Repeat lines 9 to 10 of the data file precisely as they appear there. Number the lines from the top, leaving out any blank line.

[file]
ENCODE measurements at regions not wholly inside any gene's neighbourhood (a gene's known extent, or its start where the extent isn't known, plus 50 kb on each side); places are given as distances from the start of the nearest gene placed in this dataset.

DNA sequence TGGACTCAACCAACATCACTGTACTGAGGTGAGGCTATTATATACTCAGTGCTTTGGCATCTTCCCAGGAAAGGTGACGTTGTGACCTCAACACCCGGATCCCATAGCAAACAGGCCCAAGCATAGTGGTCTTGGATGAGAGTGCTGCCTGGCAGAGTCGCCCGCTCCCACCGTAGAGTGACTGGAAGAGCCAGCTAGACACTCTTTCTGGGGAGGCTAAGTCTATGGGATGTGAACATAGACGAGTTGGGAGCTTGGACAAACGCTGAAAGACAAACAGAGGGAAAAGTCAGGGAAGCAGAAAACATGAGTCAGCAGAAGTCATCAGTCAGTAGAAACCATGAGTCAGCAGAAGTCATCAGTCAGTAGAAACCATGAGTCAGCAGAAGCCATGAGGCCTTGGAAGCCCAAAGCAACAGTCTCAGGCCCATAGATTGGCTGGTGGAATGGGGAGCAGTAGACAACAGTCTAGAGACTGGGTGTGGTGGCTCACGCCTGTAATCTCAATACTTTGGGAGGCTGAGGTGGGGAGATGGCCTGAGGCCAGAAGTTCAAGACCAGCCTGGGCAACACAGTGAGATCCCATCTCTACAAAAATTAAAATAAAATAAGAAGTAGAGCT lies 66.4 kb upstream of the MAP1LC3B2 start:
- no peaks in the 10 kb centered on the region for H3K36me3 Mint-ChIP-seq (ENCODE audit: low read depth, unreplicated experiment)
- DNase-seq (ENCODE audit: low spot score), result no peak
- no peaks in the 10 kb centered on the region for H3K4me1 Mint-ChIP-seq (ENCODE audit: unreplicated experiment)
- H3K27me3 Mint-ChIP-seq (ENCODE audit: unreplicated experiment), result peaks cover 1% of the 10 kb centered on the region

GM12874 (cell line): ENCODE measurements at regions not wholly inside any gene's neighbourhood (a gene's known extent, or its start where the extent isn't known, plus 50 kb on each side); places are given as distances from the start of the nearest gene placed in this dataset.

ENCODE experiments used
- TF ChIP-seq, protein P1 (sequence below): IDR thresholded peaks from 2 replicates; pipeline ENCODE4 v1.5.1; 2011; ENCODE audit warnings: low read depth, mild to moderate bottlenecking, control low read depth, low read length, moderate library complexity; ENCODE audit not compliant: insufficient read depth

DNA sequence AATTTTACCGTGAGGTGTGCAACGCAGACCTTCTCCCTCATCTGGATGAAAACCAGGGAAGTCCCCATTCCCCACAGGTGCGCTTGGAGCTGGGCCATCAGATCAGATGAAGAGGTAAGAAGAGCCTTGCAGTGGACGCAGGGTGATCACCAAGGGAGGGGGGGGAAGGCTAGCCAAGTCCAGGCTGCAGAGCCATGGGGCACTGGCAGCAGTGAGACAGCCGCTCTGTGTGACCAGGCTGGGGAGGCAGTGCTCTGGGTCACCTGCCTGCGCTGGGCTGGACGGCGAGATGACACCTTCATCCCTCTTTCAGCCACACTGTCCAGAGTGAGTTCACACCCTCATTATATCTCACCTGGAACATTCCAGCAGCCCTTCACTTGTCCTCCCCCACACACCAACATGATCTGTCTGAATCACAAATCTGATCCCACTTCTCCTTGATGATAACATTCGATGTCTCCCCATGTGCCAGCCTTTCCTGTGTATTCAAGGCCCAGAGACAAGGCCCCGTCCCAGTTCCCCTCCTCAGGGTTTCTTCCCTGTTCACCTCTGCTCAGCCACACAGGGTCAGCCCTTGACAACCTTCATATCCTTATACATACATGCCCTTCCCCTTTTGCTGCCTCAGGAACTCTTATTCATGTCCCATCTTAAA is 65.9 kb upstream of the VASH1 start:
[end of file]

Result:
- TF ChIP-seq, protein P1 (sequence below): IDR thresholded peaks from 2 replicates; pipeline ENCODE4 v1.5.1; 2011; ENCODE audit warnings: low read depth, mild to moderate bottlenecking, control low read depth, low read length, moderate library complexity; ENCODE audit not compliant: insufficient read depth

DNA sequence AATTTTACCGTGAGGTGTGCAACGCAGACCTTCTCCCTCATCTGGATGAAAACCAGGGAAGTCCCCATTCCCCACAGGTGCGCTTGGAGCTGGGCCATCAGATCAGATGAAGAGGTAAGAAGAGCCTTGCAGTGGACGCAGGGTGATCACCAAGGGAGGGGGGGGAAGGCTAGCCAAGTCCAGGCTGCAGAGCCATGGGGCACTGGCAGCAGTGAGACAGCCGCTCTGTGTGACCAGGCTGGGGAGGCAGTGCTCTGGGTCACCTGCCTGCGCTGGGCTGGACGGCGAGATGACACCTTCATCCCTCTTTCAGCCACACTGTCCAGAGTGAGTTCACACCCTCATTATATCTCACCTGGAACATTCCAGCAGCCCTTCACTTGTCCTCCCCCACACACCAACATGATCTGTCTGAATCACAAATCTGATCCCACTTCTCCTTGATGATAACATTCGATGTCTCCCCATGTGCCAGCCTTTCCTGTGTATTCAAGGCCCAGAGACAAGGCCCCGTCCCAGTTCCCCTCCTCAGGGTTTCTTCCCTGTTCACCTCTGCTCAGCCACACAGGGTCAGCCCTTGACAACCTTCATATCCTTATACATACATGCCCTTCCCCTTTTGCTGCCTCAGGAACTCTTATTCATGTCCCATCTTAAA is 65.9 kb upstream of the VASH1 start: